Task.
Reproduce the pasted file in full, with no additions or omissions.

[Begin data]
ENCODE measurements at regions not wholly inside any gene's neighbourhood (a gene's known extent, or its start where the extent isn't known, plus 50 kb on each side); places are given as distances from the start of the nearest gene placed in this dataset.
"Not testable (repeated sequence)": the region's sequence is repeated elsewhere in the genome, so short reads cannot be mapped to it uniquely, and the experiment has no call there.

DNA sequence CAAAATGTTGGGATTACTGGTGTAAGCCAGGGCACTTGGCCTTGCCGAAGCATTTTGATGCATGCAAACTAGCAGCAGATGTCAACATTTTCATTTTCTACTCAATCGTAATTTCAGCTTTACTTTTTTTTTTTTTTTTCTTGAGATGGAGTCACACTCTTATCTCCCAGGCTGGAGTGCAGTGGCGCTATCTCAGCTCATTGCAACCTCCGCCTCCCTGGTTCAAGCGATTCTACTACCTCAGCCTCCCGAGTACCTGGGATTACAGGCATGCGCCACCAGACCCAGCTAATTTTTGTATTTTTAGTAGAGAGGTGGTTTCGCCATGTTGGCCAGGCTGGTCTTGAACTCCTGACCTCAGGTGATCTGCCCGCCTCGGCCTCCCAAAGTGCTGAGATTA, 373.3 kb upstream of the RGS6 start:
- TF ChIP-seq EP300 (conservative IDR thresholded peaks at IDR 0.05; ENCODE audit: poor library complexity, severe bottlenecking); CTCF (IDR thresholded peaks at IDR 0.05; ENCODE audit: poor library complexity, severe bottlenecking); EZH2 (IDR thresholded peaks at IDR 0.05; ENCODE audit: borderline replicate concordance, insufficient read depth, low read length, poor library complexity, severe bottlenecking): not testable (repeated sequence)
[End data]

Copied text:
ENCODE measurements at regions not wholly inside any gene's neighbourhood (a gene's known extent, or its start where the extent isn't known, plus 50 kb on each side); places are given as distances from the start of the nearest gene placed in this dataset.
"Not testable (repeated sequence)": the region's sequence is repeated elsewhere in the genome, so short reads cannot be mapped to it uniquely, and the experiment has no call there.

DNA sequence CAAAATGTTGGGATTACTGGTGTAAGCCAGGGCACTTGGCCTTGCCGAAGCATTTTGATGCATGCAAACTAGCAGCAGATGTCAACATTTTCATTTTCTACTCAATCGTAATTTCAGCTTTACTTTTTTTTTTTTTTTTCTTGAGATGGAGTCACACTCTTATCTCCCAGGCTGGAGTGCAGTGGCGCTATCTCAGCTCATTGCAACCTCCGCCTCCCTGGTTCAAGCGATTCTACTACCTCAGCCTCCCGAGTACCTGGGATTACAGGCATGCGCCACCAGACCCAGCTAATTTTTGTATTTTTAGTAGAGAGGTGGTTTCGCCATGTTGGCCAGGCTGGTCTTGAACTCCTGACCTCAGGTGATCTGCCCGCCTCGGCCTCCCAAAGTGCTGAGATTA, 373.3 kb upstream of the RGS6 start:
- TF ChIP-seq EP300 (conservative IDR thresholded peaks at IDR 0.05; ENCODE audit: poor library complexity, severe bottlenecking); CTCF (IDR thresholded peaks at IDR 0.05; ENCODE audit: poor library complexity, severe bottlenecking); EZH2 (IDR thresholded peaks at IDR 0.05; ENCODE audit: borderline replicate concordance, insufficient read depth, low read length, poor library complexity, severe bottlenecking): not testable (repeated sequence)